Linda explained to me how, after a while, Li started rolling her eyes backwards at every new request of mine for a pair of shoes that should fit. When I proceeded, dopily trying the fourth pair on, she even left us on our own and retrieved to her corner, in the company of her computer behind the high counter, from where she could just watch us fumbling about with her shoes, with a sour expression on her face that triggered the first signal to go from Linda. I was completely unaware of this dialogue of emotions behind the scenes, instead I felt on home territory, with such a trusting shop assistant!

I knew I was going to disarm Linda by asking ‘why then did Li invite me to lunch with her, if she didn’t intend to befriend me?’, but I was wrong again! With her response came a further clamp down that not only affected in my thinking, but even my jaw felt anchored by some invisible force, restricting my mouth from closing back into a decent pose. ‘No, no, no, no!’ she started convincingly… ‘She didn’t mean to invite you for lunch; she said the right and polite thing on that occasion. If you were just as civil in return, you should have refused the invitation graciously’.

I then plunged into a self-defence mode, explaining to Linda how, were we to meet in London where I would be the hostess, if I liked her as Li liked me and I’d invite her to spend her lunch break with me, it would be because I actually wished for her company and the reciprocating good feeling of the moment. She dismissed this as trivial – ‘not in China!’

Asking for a hard to assimilate clarification, she went on revealing the fact that a good face and etiquette is more important in China than is a nebulous and illusionary feeling of friendship. What you can see and hear is stronger than what you can’t see, but only think or feel. This is why money is always more treasured over here than good will and a forthright hand-shake. From the two treasured rewards above – something one can hear and something one can touch, the latter will always be preferred.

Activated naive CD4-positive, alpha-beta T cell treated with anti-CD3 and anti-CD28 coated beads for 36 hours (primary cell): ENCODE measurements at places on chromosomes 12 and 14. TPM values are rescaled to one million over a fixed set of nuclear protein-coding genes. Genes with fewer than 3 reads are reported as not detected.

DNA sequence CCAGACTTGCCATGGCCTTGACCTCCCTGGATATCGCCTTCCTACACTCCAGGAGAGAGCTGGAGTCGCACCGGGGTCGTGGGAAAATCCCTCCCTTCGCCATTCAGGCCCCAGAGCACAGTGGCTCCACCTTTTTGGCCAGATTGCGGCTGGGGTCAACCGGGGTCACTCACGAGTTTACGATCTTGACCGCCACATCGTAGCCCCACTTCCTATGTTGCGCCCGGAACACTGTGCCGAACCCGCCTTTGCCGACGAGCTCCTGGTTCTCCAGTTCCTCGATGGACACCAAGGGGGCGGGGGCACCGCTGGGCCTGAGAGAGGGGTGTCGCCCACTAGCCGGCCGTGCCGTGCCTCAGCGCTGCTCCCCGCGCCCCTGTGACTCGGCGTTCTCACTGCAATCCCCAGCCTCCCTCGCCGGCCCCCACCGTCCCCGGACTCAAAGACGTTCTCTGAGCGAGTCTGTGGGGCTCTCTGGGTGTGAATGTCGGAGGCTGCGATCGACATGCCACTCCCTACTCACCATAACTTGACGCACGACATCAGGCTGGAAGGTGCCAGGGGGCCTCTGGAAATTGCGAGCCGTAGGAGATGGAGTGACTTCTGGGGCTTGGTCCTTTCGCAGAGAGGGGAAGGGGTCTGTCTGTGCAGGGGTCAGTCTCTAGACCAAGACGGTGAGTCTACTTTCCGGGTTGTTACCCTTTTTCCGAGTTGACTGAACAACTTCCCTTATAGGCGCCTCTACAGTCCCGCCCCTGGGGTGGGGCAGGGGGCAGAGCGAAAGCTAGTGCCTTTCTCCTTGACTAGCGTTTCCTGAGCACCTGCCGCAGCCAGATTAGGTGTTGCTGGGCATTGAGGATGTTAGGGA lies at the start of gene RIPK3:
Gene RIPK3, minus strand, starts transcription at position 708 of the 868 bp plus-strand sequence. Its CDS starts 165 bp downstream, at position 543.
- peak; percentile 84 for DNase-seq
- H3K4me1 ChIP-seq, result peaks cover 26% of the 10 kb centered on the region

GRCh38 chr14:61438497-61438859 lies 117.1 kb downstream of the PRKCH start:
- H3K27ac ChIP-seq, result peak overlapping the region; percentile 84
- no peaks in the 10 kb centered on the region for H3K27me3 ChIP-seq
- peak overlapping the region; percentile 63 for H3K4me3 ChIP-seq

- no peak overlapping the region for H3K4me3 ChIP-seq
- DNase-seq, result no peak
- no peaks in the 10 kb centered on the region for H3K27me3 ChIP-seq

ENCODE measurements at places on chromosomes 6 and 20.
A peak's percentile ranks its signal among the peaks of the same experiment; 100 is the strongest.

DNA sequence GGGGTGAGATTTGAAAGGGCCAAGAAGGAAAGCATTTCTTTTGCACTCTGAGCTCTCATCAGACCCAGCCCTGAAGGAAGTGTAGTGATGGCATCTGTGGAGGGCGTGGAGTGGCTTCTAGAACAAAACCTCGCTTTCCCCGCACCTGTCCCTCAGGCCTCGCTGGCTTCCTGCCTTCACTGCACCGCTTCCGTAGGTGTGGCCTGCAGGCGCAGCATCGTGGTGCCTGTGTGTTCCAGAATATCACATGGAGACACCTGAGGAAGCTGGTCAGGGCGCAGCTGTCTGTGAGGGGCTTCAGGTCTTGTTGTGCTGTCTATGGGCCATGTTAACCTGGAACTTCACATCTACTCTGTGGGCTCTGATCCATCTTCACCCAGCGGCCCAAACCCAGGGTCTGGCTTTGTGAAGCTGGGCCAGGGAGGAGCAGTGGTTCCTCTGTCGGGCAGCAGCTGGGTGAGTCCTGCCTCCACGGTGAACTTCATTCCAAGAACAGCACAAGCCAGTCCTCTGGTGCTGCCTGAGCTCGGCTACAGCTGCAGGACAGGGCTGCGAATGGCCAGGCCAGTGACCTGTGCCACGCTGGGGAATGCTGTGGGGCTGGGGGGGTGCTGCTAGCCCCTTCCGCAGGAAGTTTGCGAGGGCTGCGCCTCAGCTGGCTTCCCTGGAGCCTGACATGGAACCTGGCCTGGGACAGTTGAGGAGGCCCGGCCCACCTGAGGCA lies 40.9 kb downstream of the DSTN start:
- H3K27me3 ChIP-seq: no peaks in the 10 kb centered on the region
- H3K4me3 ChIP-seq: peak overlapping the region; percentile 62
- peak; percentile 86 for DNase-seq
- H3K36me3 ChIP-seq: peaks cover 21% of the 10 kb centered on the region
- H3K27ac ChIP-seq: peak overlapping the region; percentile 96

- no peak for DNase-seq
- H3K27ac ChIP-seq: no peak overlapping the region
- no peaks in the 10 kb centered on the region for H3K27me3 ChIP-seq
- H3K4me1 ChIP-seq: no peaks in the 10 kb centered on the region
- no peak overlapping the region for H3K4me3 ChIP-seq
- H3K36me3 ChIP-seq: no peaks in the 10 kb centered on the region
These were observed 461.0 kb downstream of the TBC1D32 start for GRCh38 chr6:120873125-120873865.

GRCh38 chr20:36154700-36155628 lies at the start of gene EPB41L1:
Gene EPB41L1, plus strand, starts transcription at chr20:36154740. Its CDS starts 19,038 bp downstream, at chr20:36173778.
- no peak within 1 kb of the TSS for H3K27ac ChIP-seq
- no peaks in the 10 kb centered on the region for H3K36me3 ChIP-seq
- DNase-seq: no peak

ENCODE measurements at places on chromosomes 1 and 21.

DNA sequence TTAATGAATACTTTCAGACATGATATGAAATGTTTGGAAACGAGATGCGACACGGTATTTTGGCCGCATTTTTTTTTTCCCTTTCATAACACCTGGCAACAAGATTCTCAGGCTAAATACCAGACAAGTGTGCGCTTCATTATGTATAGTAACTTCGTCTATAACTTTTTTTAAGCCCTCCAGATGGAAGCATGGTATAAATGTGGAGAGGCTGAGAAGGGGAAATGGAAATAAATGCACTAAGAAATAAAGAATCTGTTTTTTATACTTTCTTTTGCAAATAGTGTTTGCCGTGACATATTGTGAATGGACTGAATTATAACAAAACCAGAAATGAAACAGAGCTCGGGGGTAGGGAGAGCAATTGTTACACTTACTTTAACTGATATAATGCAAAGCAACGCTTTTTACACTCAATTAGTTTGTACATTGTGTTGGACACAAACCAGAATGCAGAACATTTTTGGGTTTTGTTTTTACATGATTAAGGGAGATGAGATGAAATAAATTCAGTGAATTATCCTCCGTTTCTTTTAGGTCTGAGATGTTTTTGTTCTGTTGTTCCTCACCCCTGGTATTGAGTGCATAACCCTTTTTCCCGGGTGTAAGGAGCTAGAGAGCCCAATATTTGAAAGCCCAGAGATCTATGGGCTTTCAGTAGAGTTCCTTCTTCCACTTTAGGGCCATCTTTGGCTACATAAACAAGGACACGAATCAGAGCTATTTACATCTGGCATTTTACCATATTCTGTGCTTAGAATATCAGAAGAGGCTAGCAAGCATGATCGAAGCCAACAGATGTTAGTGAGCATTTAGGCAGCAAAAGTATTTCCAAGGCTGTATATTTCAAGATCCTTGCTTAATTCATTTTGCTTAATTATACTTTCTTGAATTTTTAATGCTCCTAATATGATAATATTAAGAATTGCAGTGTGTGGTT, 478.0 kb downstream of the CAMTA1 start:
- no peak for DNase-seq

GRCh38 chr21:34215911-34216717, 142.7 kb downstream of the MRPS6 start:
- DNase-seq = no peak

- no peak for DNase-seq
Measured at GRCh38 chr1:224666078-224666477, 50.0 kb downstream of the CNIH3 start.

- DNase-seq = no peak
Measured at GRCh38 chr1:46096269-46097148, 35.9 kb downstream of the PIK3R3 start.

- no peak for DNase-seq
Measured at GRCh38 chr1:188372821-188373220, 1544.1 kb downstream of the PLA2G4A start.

My mouth continued in a half-numbed position and by now I felt a request for a mindful retrieval was in order. It was the first time since my arrival to China that I felt like building an invisible cocoon around me and I spent up to a week in my space, avoiding people as much as I could. For sure, if I was as useless in discerning truthfulness in people’s demeanour (let alone my language barriers), what was the point in even spending time with them? Would I not be better off reading a good book about the whole thing and leave my emotions to rest? Friendship? What friendship?!

I am now, after the few months that flew by in the meanwhile, contemplating the idea to go and see Li, with an interpreter, to ask in earnest for her version of what happened. Simply, in the name of friendship, if there is such a thing… If it’s one-sided and unreciprocated, does it still count as friendship?

You tell me…